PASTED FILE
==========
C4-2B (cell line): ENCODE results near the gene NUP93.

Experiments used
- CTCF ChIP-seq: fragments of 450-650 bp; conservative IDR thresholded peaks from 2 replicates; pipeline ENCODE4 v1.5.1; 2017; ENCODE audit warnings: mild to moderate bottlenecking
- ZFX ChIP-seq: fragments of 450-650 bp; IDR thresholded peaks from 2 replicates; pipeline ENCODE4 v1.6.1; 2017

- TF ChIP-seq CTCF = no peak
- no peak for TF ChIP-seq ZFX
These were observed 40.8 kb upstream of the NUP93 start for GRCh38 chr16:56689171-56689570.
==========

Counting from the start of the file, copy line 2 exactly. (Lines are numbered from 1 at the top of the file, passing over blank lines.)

Experiments used